There is a reason why everyone who has watched any of Alfred Hitchcock’s films calls him the master of suspense. As his deft use of tension and silence allowed the one thing viewers usually hope for, relief. As you unconsciously hope the good guys win and the evil incarnate perishes. This is where Hitchcock both excels and cruelly tricks the viewer, as this si where he usually twists the knife.
As the terror that usually we spend the whole film waiting, for is equally unanticipated and worse than what the viewer expected. Take, for example, Psycho, where we find out who is the villain in the film, as they are both tragic and inexorably malevolent. As the materialization of said sinister force, makes the payoff, that much more rewarding. In the final issue of Hotell, the Pierrot Courts finally have their reckoning.
We are taken back for the last time, to the Pierre Courts Hotel, where the front desk clerk, as our narrator, feels the agitation and knows we are asking to leave, from the frights that lie within. We meet David, a man traveling with a priest, Father Villalobos, who just kidnapped his son, Cody, believing he was been possessed by a dark spirit, prompting David to commit an exorcism. Before long, the spirit overtakes him, destroying the hotel and a long-dead secret which leads the spirit to the hotel in the first place, leaving the place overtaken by the fire. By the story’s end, every occupant gets their comeuppance, in the most unsettling ways.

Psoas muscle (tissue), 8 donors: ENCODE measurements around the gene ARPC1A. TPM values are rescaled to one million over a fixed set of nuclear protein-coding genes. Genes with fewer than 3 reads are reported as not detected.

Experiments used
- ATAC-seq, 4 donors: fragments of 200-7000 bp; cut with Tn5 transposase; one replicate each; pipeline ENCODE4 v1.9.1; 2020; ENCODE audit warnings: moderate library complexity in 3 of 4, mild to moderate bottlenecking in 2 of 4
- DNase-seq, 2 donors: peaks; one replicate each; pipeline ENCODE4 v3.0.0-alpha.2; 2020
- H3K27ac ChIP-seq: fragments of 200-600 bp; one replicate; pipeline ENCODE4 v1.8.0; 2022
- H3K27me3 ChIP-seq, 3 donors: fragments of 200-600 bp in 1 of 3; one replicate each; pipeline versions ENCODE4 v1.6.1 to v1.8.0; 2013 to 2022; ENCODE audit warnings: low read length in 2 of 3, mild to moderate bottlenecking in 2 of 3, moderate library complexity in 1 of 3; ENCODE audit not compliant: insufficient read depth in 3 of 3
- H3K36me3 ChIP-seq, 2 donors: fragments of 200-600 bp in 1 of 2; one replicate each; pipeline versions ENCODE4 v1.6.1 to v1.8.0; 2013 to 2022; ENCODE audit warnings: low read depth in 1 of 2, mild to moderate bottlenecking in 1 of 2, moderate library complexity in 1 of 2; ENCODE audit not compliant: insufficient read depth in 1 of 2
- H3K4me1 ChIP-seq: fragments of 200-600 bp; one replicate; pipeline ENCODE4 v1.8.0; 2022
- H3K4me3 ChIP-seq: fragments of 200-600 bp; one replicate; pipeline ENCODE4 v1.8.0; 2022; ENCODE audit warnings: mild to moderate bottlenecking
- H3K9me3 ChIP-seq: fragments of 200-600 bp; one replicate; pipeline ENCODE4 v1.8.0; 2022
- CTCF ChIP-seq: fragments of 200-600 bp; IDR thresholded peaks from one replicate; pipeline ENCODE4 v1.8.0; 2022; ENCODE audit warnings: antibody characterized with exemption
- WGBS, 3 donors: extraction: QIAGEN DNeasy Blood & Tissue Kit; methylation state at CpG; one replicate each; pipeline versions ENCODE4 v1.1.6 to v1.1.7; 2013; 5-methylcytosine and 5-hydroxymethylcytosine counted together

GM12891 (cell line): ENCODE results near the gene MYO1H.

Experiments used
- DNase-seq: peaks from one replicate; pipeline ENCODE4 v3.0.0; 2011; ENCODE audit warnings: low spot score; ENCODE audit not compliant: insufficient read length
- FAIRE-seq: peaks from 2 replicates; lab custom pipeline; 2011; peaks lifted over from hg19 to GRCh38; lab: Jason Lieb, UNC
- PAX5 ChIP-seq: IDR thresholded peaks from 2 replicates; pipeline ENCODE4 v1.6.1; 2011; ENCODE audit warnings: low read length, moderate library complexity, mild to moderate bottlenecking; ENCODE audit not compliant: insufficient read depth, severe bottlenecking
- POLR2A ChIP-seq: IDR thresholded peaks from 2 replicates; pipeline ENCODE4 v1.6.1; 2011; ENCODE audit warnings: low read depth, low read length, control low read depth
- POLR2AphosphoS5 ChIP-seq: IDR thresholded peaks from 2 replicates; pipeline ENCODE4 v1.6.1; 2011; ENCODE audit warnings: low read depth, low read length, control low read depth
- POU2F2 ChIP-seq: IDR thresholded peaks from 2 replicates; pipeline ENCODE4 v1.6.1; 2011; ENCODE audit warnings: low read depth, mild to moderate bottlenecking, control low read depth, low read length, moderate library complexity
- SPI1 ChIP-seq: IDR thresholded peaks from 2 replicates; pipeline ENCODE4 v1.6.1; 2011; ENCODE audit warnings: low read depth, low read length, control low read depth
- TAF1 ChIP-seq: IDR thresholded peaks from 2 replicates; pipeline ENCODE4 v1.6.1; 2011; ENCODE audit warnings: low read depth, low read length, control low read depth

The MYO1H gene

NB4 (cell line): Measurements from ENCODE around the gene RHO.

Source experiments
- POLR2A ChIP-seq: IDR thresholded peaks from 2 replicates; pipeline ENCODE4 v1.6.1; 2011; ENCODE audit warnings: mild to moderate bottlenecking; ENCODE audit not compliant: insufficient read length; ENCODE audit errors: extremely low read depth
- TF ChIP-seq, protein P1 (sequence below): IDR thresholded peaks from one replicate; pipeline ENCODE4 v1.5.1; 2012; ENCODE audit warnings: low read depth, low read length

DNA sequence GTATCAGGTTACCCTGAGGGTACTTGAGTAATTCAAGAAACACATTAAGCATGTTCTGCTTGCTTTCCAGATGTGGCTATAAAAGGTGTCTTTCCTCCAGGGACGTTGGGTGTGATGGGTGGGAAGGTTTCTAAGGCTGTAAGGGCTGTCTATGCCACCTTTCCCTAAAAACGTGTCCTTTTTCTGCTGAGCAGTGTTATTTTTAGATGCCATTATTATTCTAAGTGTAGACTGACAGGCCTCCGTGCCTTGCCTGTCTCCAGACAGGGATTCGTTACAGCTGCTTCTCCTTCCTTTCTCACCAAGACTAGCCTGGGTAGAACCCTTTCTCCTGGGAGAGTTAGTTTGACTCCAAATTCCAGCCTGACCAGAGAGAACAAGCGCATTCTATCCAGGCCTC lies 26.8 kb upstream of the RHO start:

Overall, a more than satisfying conclusion to a collection of stories that has redefined nightmare fuel. The story by John Lees is shocking. The art by the creative team is spectacular. Altogether, a story that more than induces fear, it remixes it for the modern era.
Story: John Lees Art: Dalibor Talajic, Lee Loughridge, and Karen Andrews
Story: 10 Art: 10 Overall: 10 Recommendation: Buy
AWA Studios provided Graphic Policy with a FREE copy for review